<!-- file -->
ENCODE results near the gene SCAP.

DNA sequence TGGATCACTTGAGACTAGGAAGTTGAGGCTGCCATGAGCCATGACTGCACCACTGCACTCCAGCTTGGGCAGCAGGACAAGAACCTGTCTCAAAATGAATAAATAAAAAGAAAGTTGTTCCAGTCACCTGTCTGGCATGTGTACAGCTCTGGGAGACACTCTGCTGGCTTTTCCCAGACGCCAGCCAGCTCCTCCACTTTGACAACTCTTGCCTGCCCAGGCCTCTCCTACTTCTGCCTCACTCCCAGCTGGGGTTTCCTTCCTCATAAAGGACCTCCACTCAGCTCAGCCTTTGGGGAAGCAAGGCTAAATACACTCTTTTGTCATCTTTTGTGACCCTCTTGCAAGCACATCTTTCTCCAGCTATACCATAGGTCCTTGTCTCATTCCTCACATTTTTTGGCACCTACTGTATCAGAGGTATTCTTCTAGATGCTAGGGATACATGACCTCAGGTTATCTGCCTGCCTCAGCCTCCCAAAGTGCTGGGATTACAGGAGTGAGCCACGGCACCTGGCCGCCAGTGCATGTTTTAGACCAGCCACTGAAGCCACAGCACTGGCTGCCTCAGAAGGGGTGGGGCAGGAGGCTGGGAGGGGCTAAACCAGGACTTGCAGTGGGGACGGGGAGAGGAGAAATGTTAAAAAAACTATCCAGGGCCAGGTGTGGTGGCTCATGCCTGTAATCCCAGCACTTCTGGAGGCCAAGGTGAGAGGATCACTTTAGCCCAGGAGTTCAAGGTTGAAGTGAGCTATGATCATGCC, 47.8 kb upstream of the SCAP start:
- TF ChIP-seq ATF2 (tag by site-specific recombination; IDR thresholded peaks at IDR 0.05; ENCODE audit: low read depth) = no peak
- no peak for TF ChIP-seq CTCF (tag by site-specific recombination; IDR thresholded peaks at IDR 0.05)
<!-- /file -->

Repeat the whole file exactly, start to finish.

ENCODE results near the gene SCAP.

DNA sequence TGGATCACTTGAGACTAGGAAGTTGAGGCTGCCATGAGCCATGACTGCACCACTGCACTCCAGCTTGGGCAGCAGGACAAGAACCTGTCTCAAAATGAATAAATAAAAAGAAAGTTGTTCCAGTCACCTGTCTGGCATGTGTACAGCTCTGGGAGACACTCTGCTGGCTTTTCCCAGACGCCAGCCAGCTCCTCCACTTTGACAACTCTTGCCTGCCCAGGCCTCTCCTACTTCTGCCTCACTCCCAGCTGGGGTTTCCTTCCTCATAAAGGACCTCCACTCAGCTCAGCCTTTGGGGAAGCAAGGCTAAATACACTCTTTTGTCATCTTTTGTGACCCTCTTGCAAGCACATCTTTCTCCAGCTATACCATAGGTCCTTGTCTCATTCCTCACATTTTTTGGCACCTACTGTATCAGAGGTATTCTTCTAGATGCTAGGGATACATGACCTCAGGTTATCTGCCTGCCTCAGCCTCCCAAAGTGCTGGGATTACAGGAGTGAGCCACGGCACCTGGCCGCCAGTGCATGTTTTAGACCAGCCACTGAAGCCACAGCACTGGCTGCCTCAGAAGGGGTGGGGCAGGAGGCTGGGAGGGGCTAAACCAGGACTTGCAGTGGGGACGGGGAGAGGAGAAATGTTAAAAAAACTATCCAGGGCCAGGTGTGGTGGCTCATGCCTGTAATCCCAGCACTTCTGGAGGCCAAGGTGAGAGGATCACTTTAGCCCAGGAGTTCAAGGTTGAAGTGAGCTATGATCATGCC, 47.8 kb upstream of the SCAP start:
- TF ChIP-seq ATF2 (tag by site-specific recombination; IDR thresholded peaks at IDR 0.05; ENCODE audit: low read depth) = no peak
- no peak for TF ChIP-seq CTCF (tag by site-specific recombination; IDR thresholded peaks at IDR 0.05)